In this paper, we theorize about the role of markets in the war on terror. We contend that as markets straddle the state and society, owing to their inherently political nature, they can play a key role in impacting the war on terror. Drawing on Ronald Coase’s conception of markets as both markets for goods and services, and as markets for ideas, we theorize how these two types of markets impact terrorist mobilization. First, in the markets for ideas, some ideas may facilitate terrorist mobilization, but others may deter it. The nature of economic incentives in these markets will determine which of these ideas prevail. Second, in the markets for goods and services, the power of economic persuasion can attract vulnerable youth away from terrorist mobilization and into more productive economic activities, but ideas sympathetic to terrorist mobilization may corrupt these markets and redirect economic resources towards terrorist mobilization. Finally, terrorist mobilization will also be shaped by the nature of opportunities in the arenas (such as schools and colleges) in which both these markets interact. An examination of the frequency of terrorist incidents in the state of Jammu and Kashmir in India lends credence to our theory.
Rajiv Kozhikode is an Associate Professor of Management and Organization Studies at the Beedie School of Business at Simon Fraser University. His primary research interest is in understanding how markets, states and civil society interact to shape a variety of organizational choices. In a series of papers published in Academy of Management Journal, Organization Science, and Organizational Dynamics, among others, he has examined how firms maneuver pluralism in the political arena, the relationships between social movements’ access over the polity and entrepreneurial opportunities in the market, and how status dynamics in markets push organizations towards misconduct and other forms of risk taking. Recently, I have been studying the sociological foundations of market emergence in unusual places – war zones, refugee camps and aboriginal communities.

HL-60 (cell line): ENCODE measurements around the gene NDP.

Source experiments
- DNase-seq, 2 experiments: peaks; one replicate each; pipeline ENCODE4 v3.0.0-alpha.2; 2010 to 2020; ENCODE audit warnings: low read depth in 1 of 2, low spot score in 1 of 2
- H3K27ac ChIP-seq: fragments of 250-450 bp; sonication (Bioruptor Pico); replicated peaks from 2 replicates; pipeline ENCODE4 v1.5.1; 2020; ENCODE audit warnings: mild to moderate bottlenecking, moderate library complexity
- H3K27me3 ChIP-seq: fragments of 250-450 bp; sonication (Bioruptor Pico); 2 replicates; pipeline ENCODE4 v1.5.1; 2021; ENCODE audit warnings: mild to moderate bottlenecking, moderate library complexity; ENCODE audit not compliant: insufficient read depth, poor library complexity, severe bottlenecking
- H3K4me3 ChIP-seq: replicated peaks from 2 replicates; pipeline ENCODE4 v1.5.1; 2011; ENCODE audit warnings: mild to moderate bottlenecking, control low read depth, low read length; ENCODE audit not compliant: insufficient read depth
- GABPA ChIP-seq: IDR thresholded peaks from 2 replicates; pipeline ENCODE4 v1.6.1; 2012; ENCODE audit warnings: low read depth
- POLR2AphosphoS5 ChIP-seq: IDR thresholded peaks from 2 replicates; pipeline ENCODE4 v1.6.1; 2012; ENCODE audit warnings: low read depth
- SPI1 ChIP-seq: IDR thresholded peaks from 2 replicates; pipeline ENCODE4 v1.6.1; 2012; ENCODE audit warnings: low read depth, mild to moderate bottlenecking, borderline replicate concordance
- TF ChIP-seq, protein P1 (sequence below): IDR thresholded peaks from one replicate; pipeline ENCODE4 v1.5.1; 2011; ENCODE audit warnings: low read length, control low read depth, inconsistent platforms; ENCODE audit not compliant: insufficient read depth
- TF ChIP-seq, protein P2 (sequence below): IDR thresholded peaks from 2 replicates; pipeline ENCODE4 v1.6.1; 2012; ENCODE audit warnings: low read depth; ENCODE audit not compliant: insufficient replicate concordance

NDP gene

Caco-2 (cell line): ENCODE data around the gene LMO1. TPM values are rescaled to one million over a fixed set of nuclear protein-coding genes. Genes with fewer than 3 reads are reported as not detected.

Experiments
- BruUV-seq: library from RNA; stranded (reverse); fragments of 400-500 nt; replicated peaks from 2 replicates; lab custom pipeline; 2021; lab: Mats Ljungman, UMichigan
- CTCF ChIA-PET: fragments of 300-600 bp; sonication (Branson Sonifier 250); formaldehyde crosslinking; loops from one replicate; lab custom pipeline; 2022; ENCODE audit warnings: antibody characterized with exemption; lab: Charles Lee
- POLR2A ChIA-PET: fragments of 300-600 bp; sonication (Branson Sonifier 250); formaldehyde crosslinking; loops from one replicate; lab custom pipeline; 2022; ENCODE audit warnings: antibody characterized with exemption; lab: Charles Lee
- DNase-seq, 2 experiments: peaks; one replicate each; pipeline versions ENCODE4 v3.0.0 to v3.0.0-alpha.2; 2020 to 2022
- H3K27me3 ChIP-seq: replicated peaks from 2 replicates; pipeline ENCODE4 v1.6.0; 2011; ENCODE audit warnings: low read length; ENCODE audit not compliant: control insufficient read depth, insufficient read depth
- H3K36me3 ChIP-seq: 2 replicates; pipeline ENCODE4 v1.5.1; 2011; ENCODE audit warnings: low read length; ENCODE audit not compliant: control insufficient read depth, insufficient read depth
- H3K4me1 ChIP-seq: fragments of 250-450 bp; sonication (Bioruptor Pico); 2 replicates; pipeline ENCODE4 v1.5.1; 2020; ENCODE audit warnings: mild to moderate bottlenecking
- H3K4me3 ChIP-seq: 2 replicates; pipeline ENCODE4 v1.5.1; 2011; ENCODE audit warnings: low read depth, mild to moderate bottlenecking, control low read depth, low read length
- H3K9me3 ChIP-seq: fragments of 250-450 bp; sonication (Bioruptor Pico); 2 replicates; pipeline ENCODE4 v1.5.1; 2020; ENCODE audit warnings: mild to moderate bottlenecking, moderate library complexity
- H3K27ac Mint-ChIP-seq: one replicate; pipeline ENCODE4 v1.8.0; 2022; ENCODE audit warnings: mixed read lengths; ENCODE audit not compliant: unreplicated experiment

Legal History Panel Discussion
Speakers: Renisa Mawani (University of British Columbia)
Radhika Mongia (York University)
Moderator: Philip Girard (Osgoode Hall Law School)
Light lunch will be provided.
This event is presented by Osgoode Hall Law School and the York Centre for Asian Research.
In this talk, three Scholar-Practitioners of Indic traditions of meditation will talk about their meditation practice as a simultaneous object of research, followed by Q & A. The two guest panelists are Charles Goodman (Binghamton University) and Ian Whicher (University of Manitoba). York’s Shyam Ranganathan (Philosophy) will talk about his new book, Hinduism: A Contemporary Philosophical Investigation, and how his practice of yoga inspired his approach to scholarship.
Charles Goodman (Binghamton University) is author of The Training Anthology of Santideva: A Translation of the Siksa-samuccaya (Oxford University Press 2016), and the Consequences of Compassion: An Interpretation and Defense of Buddhist Ethics (Oxford University Press 2014).
Ian Whicher (University of Manitoba) is author of The Integrity of the Yoga Darśana: A Reconsideration of Classical Yoga (State University of New York Press 1998) and numerous papers on Yoga.
Shyam Ranganathan (York University) is author of Hinduism: A Contemporary Philosophical Investigation (Routledge 2018), editor of the Bloomsbury Research Handbook of Indian Ethics (2017) and translator and commentator of Patañjali’s Yoga Sūtra (Penguin 2008).
Reviews of Hinduism: A Contemporary Philosophical Investigation are available here.